The two examples follow a similar pattern. First, they are both based on insightful research being carried out, with solid data, revealing an alternative understanding of the problem. Second, that understanding of the problem implies a simpler solution than current practice. And third, the State is invested in maintaining that current practice.

Logically, to achieve better results (on the measures that the current practices themselves use to measure their effectiveness) designers doing nothing, or close to nothing, would result in better solutions. But how can a designer do next to nothing?

The key point above is that the State is invested in maintaining a current practice. In the case of fire, to actively confront the wall of flames. In the case of migration, to directly prevent certain people from entering the country. The State is invested in these practices because of the way it believes people think about these issues (as bad things) and fears the political consequences of not intervening.

The interventions, of course, are designed interventions. A hi-tech wall, an infrared detection drone, a device to drop large amounts of water, a system to dynamically map the spread of fire. These interventions feed the narrative and human drama of both stories: the brave and heroic firefighter, the devastated couple who have lost everything, the family caught trying to cross the border. There is politics, but there is also 24-hour news and expectation.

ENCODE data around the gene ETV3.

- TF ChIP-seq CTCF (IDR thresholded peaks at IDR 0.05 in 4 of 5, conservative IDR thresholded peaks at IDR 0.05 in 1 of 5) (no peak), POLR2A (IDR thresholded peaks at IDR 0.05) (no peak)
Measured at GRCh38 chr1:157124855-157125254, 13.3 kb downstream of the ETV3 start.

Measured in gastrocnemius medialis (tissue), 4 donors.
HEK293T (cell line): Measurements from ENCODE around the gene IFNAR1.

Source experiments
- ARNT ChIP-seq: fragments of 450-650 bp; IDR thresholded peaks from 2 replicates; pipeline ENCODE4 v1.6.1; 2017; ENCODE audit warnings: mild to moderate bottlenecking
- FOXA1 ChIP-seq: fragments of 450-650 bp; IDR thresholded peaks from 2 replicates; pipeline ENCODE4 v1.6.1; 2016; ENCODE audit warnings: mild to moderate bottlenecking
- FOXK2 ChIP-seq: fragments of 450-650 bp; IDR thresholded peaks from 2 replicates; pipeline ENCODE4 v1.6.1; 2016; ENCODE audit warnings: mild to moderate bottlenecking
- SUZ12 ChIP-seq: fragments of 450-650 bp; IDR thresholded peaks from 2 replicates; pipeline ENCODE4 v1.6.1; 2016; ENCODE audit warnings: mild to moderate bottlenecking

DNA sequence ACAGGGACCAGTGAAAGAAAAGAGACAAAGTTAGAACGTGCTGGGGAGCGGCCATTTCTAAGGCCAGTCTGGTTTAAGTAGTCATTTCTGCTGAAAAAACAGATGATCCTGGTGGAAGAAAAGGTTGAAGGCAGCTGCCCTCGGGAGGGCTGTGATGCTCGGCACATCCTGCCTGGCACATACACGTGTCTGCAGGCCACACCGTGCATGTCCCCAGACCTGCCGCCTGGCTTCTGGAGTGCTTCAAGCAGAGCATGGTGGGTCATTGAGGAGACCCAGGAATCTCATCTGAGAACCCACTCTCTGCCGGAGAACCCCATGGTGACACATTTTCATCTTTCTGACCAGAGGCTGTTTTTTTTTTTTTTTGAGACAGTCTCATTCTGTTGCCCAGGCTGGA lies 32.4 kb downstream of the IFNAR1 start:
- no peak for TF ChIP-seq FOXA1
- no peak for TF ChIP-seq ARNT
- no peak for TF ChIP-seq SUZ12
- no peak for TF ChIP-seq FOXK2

We have come to believe that fire and economic migrants are bad things, things that will threaten our property and the goods we enjoy. We have also come to believe that they are problems that need be solved in particular ways – through fighting and containment – so the designed interventions are aligned with these ways of framing the problem, and designers will respond to the briefs that fit these problem frames [3].

The problem for a designer wanting to do next to nothing, then, is more than showing that we already have (cost) effective ways to achieve the defined goals. The problem is to create a frame that convinces people and politicians that less interventionist solutions can sometimes be better.

In other words, a designer wanting to do nothing has a lot of work on their hands.


 

References

[1] The 99% Invisible podcast celebrates the unnoticed designed world around us: https://99percentinvisible.org/ Episode 317 looks at how solutions to fighting wildfires might be simpler: https://99percentinvisible.org/episode/built-to-burn/

[2] Malcolm Gladwell’s excellent Revisionist History podcast is available at: http://revisionisthistory.com  Episode 5, Series 3 considers how overly efficient bureaucracy has led to the current US-Mexico border arrangements: http://revisionisthistory.com/episodes/25-general-chapman’s-last-stand

[3] See for example, ‘US-Mexico border wall tender calls for 30-foot-tall concrete barriers’ at https://www.dezeen.com/2017/03/09/us-mexico-border-wall-tender-30-foot-tall-concrete-barriers/